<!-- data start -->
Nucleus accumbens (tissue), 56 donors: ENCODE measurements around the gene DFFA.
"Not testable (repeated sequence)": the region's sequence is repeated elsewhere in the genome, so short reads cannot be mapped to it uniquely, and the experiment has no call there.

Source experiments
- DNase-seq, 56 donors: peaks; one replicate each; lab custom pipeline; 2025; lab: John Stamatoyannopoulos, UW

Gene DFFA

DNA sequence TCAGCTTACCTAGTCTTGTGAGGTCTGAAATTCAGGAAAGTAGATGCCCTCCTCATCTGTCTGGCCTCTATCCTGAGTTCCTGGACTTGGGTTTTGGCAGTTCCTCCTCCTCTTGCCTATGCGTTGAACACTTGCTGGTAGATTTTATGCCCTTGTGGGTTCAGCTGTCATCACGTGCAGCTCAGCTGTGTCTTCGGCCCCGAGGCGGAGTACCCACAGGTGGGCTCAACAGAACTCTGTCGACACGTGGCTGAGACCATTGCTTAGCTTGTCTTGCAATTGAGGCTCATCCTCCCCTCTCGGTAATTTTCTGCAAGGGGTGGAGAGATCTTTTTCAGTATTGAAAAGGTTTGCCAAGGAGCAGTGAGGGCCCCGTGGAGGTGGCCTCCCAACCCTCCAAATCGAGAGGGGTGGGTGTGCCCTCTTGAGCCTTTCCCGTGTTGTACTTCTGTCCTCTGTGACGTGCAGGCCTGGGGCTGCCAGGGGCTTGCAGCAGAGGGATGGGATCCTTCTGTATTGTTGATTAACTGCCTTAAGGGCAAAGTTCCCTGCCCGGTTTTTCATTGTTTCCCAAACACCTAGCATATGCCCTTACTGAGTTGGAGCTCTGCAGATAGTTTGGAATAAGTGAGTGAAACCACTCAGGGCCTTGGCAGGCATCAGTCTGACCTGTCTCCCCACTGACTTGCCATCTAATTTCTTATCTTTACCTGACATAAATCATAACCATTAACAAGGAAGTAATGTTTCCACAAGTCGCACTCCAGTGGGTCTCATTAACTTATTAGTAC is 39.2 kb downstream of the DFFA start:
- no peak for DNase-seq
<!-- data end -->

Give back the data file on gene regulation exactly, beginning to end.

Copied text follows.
Nucleus accumbens (tissue), 56 donors: ENCODE measurements around the gene DFFA.
"Not testable (repeated sequence)": the region's sequence is repeated elsewhere in the genome, so short reads cannot be mapped to it uniquely, and the experiment has no call there.

Source experiments
- DNase-seq, 56 donors: peaks; one replicate each; lab custom pipeline; 2025; lab: John Stamatoyannopoulos, UW

Gene DFFA

DNA sequence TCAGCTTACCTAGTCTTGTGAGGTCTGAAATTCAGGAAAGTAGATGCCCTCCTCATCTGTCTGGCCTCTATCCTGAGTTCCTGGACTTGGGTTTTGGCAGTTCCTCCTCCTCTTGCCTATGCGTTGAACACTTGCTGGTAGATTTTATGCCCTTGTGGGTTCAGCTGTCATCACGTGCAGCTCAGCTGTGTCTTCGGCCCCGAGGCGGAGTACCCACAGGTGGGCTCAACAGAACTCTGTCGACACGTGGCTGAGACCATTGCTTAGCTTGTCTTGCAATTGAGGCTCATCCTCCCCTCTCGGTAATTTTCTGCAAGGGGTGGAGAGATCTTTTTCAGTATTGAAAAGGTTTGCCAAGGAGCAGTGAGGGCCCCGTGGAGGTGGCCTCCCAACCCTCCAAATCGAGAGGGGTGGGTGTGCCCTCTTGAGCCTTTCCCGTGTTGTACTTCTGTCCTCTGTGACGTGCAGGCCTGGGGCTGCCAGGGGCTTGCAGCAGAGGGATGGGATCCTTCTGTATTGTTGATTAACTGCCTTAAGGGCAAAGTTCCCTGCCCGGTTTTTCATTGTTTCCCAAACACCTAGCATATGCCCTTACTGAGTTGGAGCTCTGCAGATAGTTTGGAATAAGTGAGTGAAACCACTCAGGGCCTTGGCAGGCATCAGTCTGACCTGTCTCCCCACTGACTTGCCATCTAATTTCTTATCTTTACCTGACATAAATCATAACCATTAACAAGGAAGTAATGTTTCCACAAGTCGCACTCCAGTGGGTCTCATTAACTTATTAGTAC is 39.2 kb downstream of the DFFA start:
- no peak for DNase-seq